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Comparisons of urban-related warming for Shenzhen and Guangzhou

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journal contribution
posted on 12.10.2018 by Deming ZHAO, Jinlin ZHA, Jian WU

Urban-related warming in two first-tier cities (Guangzhou and Shenzhen) in southern China with similar large-scale climatic backgrounds was compared using the nested weather research and forecasting regional climate model. The default urban data in the model were replaced by reconstructed annual urban data retrieved from satellite-based images for both coarse- (including all of China) and fine-resolution domains (eastern China and three city clusters in China: Beijing–Tianjin–Hebei (BTH), the Yangtze River Delta (YRD), and the Pearl River Delta (PRD)), which reproduced urban surface expansion during the past few decades. The results showed that the 37-year (1980–2016) area-averaged annual urban-related warming was similar (0.69°C/0.64°C) between the urban areas of Guangzhou/Shenzhen; however, the values across the entire area of the two cities varied (0.21°C/0.45°C). Seasonal characteristics could be detected for mean surface air temperatures (SAT) at 2 m, SAT maximum and minimum, and diurnal temperature range (DTR). Both the SAT maximum and minimum generally increased, especially over urban areas; however, changes in the SAT minimum were larger, which induced a decrease in DTR. The DTR in summer decreased by −0.25°C/−0.86°C across the entire area of the two cities and decreased by −0.93°C/−1.15°C over urban areas. The contributions of urban surface expansion to regional warming across the entire area of the two cities were approximately 17%/35% of the overall warming and much greater over Shenzhen. However, the values over urban areas were much closer to the values from total warming (35%/44%).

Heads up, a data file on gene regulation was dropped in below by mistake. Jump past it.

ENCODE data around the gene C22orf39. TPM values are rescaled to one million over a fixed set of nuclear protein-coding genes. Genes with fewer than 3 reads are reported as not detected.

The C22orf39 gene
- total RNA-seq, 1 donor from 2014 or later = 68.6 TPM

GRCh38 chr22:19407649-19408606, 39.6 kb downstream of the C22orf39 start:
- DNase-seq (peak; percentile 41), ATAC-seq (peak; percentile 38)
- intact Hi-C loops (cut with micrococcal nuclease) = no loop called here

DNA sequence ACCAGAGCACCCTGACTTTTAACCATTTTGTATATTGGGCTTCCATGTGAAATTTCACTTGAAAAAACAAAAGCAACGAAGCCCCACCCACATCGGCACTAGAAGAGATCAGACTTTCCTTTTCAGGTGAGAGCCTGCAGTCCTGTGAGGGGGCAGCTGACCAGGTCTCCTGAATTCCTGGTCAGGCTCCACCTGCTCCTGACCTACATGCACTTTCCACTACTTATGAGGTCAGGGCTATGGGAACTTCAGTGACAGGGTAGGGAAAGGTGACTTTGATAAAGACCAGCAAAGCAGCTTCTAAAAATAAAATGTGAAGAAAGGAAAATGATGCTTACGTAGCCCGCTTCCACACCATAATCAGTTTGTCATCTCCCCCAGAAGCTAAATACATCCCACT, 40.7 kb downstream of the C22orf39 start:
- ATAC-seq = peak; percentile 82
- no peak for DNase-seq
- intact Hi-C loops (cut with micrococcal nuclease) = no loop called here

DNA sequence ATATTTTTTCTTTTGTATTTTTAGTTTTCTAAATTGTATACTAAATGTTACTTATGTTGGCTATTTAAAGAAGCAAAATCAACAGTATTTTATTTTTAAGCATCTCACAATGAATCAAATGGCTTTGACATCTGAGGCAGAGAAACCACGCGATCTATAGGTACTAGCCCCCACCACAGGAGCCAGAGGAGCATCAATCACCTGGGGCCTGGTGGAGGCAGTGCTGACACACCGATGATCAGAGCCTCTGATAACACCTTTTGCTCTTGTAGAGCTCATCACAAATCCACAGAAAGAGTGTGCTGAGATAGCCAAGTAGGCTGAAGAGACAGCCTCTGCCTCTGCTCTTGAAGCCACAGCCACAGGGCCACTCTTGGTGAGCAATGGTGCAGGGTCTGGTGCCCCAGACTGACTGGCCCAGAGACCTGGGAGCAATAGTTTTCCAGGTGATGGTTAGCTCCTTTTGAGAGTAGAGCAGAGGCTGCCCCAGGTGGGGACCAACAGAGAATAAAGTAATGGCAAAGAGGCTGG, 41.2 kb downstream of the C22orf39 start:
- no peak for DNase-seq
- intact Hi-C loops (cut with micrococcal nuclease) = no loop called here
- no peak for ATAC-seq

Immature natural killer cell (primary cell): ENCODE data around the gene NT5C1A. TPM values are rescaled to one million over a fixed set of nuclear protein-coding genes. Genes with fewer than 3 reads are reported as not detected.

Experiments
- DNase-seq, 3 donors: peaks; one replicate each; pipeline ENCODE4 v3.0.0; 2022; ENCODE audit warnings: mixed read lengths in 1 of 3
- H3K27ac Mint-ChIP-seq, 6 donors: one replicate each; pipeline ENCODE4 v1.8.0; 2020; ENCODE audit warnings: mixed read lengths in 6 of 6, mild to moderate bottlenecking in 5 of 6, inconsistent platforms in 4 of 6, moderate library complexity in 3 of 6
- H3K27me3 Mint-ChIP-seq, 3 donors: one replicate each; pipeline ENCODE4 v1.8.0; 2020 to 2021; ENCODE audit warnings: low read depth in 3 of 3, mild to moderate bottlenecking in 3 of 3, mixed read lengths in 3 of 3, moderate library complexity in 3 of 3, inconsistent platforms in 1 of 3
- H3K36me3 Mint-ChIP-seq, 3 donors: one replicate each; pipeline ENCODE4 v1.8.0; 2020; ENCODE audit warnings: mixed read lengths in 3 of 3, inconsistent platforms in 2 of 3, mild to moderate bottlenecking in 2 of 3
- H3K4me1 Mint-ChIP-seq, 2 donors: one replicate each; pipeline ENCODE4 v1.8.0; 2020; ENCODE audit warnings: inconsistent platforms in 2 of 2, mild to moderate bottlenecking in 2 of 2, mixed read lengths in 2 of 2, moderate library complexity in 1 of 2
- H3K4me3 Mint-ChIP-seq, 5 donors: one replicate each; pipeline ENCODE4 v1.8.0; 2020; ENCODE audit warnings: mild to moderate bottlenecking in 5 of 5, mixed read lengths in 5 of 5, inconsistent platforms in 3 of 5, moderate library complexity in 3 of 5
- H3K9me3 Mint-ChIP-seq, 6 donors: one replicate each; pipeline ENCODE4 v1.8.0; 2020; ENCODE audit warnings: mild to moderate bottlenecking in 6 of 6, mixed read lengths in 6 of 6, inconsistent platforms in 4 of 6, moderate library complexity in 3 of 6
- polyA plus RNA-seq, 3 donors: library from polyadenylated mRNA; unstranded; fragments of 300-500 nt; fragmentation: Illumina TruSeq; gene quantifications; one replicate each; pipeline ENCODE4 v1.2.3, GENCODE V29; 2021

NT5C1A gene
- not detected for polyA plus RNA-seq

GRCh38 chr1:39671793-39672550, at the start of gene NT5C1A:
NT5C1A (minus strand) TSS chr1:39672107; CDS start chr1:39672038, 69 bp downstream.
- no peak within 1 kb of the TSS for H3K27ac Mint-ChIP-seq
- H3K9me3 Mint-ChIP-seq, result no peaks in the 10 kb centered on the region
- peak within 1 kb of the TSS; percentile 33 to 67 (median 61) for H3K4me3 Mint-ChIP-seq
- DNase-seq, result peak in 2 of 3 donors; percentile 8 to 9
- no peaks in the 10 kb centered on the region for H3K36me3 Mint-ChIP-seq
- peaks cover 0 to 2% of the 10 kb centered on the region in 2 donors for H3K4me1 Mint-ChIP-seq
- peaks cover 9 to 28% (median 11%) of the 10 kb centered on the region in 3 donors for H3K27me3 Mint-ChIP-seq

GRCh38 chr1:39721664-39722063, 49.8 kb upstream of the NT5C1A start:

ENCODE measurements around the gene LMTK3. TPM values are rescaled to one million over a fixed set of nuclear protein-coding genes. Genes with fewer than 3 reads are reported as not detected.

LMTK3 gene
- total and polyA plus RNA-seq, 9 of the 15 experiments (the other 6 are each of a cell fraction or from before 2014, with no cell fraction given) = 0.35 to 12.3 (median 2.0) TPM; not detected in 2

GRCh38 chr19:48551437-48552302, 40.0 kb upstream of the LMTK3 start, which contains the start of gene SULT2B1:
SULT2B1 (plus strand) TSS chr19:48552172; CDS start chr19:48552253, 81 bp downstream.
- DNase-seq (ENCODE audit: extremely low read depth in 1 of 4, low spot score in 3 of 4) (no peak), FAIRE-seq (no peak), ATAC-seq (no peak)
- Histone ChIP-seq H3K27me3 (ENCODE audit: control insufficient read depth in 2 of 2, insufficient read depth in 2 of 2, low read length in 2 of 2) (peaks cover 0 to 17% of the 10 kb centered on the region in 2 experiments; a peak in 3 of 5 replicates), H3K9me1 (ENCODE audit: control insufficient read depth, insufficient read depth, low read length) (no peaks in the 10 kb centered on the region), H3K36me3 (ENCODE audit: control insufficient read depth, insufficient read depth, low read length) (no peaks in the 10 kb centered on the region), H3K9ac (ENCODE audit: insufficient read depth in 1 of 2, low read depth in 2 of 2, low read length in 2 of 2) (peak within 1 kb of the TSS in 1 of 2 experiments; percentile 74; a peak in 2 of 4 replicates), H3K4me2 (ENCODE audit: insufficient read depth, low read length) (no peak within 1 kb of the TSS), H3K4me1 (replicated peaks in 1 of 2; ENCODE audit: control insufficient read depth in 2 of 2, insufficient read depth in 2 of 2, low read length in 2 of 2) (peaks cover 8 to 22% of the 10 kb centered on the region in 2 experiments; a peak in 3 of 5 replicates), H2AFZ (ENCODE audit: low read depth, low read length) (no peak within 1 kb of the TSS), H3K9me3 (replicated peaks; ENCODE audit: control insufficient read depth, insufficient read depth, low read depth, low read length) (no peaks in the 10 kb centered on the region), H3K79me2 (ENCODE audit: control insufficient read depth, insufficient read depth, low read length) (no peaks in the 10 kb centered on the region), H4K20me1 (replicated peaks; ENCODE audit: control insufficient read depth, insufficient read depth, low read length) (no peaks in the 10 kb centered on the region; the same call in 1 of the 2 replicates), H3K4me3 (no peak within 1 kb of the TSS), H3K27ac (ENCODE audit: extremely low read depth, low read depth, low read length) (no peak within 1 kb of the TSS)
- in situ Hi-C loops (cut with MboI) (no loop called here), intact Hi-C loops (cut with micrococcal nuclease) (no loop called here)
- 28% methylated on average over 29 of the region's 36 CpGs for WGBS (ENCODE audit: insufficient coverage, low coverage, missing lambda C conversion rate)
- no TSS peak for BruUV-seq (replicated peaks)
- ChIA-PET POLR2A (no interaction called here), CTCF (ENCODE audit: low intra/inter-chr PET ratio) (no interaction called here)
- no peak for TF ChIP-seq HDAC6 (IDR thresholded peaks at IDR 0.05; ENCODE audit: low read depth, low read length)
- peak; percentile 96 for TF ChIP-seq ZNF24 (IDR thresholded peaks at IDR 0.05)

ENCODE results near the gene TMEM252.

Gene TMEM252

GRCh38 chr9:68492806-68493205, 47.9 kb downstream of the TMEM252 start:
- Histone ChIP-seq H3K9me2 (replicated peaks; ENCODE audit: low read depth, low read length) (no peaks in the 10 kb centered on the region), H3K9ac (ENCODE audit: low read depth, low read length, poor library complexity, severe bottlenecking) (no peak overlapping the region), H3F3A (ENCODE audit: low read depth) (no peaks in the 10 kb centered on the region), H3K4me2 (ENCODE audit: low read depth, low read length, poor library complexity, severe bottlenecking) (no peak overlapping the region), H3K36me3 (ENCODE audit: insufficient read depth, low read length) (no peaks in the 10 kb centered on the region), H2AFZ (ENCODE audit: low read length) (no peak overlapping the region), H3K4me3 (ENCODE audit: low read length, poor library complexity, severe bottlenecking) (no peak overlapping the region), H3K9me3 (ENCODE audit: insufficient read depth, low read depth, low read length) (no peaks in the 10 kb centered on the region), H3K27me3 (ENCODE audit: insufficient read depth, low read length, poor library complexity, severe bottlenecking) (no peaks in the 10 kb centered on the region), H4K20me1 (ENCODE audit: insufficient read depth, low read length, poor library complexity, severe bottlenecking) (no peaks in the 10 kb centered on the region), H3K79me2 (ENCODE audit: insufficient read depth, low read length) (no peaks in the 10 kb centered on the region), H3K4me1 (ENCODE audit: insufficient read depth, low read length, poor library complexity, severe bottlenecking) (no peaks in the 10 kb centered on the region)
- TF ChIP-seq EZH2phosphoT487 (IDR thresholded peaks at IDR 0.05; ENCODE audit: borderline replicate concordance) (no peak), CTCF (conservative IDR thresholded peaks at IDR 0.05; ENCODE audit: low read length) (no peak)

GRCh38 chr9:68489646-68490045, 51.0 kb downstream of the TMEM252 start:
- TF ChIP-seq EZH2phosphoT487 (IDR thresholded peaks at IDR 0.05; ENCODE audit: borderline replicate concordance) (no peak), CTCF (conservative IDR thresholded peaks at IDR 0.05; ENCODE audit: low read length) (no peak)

This work was supported by the National Natural Science Foundation of China (Grant Nos. 41775087 and 41675149), the National Key Research and Development Program of China (Grant No. 2016YFA0600403), the Chinese Academy of Sciences Strategic Priority Program (Grant No. XDA05090206), and the Jiangsu Collaborative Innovation Center for Climatic Change.